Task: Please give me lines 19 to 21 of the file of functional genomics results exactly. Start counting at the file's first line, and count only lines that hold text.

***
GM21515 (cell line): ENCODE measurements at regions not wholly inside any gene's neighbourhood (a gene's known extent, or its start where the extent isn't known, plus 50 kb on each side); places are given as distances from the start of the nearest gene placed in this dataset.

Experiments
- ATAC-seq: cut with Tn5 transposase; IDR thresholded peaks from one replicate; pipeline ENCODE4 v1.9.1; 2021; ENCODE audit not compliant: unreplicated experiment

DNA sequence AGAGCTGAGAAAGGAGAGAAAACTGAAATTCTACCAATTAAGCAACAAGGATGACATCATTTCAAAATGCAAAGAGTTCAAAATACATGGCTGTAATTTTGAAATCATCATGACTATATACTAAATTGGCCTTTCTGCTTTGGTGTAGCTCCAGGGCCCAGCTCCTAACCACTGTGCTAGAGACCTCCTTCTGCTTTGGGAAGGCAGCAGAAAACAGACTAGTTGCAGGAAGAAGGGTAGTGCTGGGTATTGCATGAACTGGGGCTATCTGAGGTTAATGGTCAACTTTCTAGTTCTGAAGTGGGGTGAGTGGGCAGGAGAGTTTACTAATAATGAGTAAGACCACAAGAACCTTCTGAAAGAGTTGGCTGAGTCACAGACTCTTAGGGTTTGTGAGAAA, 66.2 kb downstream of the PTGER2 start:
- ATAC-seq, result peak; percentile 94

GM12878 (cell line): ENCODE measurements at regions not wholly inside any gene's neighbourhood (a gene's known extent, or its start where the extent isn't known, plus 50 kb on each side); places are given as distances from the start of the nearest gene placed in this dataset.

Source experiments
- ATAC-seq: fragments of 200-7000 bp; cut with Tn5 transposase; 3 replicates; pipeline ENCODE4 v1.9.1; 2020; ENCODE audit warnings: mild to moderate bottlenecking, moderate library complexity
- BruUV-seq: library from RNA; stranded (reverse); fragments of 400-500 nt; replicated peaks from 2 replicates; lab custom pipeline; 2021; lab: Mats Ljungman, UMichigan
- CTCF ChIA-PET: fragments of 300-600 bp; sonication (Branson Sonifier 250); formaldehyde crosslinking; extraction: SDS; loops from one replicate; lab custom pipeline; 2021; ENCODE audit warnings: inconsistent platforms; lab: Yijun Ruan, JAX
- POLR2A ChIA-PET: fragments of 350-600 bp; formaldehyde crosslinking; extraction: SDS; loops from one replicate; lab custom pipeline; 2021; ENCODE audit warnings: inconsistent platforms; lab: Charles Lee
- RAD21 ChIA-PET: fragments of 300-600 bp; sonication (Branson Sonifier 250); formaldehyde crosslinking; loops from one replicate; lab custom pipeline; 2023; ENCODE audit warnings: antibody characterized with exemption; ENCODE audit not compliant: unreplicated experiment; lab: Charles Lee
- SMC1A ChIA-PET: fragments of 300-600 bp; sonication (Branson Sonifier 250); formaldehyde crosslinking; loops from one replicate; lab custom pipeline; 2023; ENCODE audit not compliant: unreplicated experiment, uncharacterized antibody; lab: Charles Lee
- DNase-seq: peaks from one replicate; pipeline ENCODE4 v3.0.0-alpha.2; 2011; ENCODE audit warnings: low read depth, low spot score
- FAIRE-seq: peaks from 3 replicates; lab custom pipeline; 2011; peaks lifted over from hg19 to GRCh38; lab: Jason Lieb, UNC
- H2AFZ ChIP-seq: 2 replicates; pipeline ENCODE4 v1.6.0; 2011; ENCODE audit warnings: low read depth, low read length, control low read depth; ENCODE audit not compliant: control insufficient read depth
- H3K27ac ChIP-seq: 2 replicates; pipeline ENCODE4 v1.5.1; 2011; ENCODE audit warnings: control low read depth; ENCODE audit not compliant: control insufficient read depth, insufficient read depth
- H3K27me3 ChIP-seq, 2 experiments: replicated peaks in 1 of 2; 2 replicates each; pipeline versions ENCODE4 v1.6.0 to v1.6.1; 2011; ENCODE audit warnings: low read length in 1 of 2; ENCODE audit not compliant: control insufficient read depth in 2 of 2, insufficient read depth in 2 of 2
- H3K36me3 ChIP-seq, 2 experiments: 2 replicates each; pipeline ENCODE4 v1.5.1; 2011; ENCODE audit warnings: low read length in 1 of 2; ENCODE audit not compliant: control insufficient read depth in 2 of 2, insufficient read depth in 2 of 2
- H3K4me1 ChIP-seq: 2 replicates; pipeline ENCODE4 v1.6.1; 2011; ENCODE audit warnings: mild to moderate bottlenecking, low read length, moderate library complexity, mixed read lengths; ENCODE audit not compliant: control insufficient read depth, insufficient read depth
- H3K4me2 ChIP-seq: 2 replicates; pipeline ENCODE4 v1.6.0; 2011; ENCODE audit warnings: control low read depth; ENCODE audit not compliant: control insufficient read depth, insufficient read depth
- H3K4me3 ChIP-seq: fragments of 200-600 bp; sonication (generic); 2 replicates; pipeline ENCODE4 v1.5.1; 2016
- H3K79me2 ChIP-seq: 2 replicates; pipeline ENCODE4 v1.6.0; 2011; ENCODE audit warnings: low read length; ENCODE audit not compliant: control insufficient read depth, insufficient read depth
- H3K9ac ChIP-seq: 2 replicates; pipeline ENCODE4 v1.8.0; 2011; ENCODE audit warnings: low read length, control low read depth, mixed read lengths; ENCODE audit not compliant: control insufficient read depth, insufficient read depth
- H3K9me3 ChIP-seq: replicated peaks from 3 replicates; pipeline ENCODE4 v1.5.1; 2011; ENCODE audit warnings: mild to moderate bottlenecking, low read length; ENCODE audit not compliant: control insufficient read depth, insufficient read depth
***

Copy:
- H3K36me3 ChIP-seq, 2 experiments: 2 replicates each; pipeline ENCODE4 v1.5.1; 2011; ENCODE audit warnings: low read length in 1 of 2; ENCODE audit not compliant: control insufficient read depth in 2 of 2, insufficient read depth in 2 of 2
- H3K4me1 ChIP-seq: 2 replicates; pipeline ENCODE4 v1.6.1; 2011; ENCODE audit warnings: mild to moderate bottlenecking, low read length, moderate library complexity, mixed read lengths; ENCODE audit not compliant: control insufficient read depth, insufficient read depth
- H3K4me2 ChIP-seq: 2 replicates; pipeline ENCODE4 v1.6.0; 2011; ENCODE audit warnings: control low read depth; ENCODE audit not compliant: control insufficient read depth, insufficient read depth